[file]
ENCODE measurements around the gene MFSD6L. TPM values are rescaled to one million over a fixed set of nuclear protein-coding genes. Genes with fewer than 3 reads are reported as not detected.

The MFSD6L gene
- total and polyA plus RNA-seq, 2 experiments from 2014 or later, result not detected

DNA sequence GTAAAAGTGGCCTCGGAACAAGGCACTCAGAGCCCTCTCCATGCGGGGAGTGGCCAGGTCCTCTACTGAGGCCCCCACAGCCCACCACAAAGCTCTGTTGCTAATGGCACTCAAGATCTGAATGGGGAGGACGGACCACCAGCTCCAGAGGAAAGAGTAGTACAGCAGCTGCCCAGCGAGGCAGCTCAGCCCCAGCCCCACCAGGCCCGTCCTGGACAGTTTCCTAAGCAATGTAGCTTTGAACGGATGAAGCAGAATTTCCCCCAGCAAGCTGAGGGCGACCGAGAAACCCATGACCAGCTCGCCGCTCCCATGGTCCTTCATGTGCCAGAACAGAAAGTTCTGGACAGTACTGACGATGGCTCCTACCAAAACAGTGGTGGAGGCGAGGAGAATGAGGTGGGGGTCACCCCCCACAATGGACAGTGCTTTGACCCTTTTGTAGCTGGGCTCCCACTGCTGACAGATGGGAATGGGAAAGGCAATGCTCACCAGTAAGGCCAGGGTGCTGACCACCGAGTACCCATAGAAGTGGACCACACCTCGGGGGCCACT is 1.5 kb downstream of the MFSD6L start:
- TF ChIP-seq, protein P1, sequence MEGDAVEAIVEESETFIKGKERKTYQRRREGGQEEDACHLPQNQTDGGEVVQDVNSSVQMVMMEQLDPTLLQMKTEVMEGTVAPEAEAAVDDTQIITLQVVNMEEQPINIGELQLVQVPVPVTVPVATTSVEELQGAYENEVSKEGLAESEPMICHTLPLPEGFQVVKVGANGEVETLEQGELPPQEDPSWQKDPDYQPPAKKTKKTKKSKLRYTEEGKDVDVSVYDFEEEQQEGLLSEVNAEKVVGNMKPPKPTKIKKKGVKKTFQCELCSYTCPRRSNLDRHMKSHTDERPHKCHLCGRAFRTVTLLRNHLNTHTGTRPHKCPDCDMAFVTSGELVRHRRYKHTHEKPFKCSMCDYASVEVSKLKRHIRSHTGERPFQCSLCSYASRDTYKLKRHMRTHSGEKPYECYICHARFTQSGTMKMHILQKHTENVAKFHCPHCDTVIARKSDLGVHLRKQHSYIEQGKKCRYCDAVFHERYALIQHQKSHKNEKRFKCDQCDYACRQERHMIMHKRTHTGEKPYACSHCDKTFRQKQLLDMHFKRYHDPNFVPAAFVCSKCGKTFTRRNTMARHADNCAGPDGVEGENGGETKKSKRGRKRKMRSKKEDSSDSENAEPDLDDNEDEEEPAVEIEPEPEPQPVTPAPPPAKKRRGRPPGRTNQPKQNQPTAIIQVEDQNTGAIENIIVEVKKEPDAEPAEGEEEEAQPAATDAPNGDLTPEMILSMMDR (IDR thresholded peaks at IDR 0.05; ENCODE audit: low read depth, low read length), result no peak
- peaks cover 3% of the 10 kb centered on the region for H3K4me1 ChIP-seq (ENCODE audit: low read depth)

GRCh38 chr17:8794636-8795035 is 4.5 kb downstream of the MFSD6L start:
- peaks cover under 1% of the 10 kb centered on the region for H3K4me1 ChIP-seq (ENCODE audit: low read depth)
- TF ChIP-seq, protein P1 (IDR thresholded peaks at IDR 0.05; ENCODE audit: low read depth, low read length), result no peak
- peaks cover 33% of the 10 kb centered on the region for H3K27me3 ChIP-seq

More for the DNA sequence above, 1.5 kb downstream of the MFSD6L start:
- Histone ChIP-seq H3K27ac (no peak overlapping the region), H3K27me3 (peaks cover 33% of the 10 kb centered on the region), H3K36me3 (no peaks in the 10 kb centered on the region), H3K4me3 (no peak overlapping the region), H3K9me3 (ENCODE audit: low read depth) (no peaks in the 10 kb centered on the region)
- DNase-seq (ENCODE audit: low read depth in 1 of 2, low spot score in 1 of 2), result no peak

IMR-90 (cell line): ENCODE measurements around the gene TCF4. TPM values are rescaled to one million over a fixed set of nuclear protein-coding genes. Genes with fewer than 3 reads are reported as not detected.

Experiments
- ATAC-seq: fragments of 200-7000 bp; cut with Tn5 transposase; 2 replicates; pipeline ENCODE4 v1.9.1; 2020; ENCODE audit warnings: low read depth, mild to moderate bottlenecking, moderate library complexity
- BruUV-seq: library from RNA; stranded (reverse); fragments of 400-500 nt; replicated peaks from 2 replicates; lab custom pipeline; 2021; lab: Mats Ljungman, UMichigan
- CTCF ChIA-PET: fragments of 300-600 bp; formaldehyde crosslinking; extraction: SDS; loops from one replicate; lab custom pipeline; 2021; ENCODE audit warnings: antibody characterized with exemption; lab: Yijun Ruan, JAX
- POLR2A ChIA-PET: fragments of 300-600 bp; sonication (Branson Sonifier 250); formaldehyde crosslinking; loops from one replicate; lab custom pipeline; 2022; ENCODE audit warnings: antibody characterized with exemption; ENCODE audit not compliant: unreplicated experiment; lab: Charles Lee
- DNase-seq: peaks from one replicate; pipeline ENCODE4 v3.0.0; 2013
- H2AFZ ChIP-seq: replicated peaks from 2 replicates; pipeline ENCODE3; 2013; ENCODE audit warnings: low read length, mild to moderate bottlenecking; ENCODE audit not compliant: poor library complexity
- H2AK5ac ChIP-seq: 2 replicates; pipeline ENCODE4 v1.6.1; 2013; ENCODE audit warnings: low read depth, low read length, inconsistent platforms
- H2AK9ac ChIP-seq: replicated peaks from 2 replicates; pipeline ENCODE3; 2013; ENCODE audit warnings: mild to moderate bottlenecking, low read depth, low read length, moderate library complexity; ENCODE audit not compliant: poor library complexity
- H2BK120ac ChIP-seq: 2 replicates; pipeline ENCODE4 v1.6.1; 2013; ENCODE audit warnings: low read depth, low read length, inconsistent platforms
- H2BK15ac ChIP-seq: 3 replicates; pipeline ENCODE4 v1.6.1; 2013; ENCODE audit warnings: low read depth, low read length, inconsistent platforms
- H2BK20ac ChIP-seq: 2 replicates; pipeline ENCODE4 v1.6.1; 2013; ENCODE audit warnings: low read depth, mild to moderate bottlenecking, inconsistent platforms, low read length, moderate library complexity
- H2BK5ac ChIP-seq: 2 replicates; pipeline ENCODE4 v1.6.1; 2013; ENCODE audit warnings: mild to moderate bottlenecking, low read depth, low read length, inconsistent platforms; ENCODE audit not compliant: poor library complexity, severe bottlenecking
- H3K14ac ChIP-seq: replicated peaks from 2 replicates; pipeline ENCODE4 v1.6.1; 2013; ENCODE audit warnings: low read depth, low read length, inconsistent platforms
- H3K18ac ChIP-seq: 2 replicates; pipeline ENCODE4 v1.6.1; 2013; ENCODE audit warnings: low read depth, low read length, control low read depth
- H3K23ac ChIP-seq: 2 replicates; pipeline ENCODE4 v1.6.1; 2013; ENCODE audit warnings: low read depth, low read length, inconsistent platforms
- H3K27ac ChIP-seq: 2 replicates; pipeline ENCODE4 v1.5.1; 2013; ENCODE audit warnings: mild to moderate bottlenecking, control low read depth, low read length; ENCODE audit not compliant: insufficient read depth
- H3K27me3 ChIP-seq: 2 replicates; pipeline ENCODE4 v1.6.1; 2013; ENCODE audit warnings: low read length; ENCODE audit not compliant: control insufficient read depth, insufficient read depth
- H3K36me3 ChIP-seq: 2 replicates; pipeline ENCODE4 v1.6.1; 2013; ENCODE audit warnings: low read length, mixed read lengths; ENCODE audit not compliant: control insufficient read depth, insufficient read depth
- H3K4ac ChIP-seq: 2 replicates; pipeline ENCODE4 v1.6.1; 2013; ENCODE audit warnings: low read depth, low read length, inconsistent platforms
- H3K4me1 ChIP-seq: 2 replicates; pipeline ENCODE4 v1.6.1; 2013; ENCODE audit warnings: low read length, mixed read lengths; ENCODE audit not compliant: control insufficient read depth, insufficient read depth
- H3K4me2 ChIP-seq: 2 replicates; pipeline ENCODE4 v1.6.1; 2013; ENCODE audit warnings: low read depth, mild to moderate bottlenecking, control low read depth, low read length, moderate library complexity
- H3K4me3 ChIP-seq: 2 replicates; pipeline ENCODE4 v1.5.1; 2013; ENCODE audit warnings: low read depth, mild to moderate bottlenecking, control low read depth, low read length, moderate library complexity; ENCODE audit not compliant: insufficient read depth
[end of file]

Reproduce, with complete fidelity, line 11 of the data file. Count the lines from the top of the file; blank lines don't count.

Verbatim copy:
More for the DNA sequence above, 1.5 kb downstream of the MFSD6L start: